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“Bernanke is the most dangerous man to hold high financial office in the history of the United States.”

Former Reagan Budget Director David Stockman was out with a blockbuster op-ed in the New York Times over the weekend (State-Wrecked: The Corruption of Capitalism in America). He found time also to be interviewed on Fox. He pretty much nails the Fed’s pumping of the NYSE bubble and the phony economy –

h/t lew rockwell

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  1. He didn’t manage to say when this stock market bubble was going to burst, but the article suggests in the next few years.
    That’s not much help.

  2. Predictions are really difficult, especially when they involve the future.

    But money is beiing printed on a massive scale in all the major economies and it is bound to end badly. The stock market bubbles are well inflated in both the USA and the UK, fuelled by newly printed money quantative easing.

    Also the UK budget showed that the government is desperate to reinflate the house price bubble by shamelessly interfering with market forces. A UK sub-prime disaster in the making.

  3. Funny thing, though.

    The usual suspects were saying that the ” money printing ” would mean a endless spikes in commodities, but many commodities have been flat or down over the past year or two.

    The Iron Laws of Whatever are not so ironclad in this new place we are in.

  4. Bernard –

    No-one has a crystal ball. All you can be sure of is that inflationary bubbles don’t end well.

    Phantom –

    An endless spike? What’s that? No, no-one said that. Yes, some commodities have come off from their 2009-11 peaks, in great part because money is being shovelled into stocks. It’s a simple supply/demand equation.

    It’s still a case of money printing being the prime mover in markets, making them bounce all over the shop. This is not really sensible. Price discovery should be a matter of fundamentals, not the Bernanke printing press.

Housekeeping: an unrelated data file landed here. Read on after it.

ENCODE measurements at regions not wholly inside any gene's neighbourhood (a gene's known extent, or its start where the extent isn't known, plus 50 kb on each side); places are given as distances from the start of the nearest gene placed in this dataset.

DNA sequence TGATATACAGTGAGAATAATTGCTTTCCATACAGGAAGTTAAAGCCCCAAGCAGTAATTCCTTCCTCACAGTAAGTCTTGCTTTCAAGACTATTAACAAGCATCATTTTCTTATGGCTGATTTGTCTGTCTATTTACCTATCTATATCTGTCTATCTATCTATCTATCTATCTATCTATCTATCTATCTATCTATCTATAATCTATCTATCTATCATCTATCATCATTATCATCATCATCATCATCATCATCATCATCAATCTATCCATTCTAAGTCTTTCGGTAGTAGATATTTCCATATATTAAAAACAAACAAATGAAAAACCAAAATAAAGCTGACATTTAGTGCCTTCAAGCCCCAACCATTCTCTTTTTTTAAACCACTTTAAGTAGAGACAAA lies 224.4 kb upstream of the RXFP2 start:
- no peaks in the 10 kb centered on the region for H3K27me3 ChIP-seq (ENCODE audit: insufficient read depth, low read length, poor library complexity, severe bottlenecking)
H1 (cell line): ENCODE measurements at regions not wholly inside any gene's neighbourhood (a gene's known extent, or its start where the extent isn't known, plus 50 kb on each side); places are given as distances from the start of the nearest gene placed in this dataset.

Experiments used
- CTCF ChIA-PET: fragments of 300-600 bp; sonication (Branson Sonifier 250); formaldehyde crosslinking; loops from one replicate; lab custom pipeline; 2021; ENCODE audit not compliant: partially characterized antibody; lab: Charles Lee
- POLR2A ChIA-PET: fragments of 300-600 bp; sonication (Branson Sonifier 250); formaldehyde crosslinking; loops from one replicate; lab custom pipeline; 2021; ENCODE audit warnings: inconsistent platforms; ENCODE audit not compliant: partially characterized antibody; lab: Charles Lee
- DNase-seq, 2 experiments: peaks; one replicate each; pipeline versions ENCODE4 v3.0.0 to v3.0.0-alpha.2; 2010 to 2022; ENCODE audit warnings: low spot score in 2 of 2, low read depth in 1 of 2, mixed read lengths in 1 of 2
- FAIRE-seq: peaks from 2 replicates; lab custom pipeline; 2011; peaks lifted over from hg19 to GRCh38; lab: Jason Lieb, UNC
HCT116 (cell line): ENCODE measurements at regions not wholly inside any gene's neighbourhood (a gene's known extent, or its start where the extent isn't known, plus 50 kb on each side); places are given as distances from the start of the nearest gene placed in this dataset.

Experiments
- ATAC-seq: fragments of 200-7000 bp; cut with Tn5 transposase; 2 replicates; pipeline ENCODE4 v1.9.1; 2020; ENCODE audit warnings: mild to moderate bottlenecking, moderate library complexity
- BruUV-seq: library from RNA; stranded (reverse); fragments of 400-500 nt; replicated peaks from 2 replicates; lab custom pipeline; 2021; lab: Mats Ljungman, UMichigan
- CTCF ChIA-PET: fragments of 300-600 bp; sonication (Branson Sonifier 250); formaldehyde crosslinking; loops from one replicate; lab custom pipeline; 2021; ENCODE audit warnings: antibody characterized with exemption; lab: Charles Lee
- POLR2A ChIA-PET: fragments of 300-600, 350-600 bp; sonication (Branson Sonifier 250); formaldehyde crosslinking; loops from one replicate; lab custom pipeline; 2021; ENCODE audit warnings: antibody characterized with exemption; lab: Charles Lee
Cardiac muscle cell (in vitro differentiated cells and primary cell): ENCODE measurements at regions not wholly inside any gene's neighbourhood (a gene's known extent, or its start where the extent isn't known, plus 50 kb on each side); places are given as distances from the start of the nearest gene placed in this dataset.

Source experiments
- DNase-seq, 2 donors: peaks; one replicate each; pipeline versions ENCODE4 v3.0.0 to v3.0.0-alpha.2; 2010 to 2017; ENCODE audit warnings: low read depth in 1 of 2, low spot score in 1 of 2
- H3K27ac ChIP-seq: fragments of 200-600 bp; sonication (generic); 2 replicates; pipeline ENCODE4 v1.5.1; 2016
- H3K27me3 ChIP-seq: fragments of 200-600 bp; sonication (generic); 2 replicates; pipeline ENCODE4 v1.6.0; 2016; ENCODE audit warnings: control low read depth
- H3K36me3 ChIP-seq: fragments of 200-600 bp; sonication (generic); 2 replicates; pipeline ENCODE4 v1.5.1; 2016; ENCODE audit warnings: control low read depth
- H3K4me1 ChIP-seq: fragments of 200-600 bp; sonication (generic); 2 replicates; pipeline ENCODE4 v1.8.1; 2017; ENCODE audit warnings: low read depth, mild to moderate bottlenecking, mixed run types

5. More on Stockman’s new book:

    “The Great Deformation takes on the stock arguments in favor of the bailouts that we heard in 2008 and which constitute the conventional wisdom even today. A “contagion effect” would spread the financial crisis throughout the economy, well beyond the confines of a few Wall Street firms, we were told. Without bailouts, payroll would not be met. ATMs would go dark. Wise policy decisions by the Treasury and the Fed prevented these and other nightmare scenarios, and staved off a second Great Depression.
    The bailout of AIG, for example, was carried out against a backdrop of utter hysteria. AIG was bailed out in order to protect Main Street, the public was told, but virtually none of AIG’s busted CDS insurance was held by Main Street banks. Even on Wall Street the effects were confined to about a dozen firms, every one of which had ample cushion for absorbing the losses. Thanks to the bailout, they did not take one dollar in such losses. “The bailout,” says Stockman, “was all about protecting short-term earnings and current-year executive and trader bonuses.”

    Ten years earlier, the Fed had sent a clear enough signal of its future policy when it arranged for a bailout of a hedge fund called Long Term Capital Management (LTCM). If this firm was to be bailed out, Wall Street concluded, then there was no limit to the madness the Fed would backstop with easy money.

    LTCM, says Stockman, was “an egregious financial train wreck that had amassed leverage ratios of 100 to 1 in order to fund giant speculative bets in currency, equity, bond, and derivatives markets around the globe. The sheer recklessness and scale of LTCM’s speculations had no parallel in American financial history…. LTCM stunk to high heaven, and had absolutely no claim on public authority, resources, or even sympathy.”

    When the S&P 500 soared by 50 percent over the next fifteen months, this was not a sign that American companies were seeing their profit outlooks increase by half. It instead indicated a confidence on Wall Street that the Fed would prevent investment errors from receiving the usual free-market punishment. Under this “ersatz capitalism,” stock market averages reflected “expected monetary juice from the central bank, not anticipated growth of profits from free-market enterprises.”

    Link here

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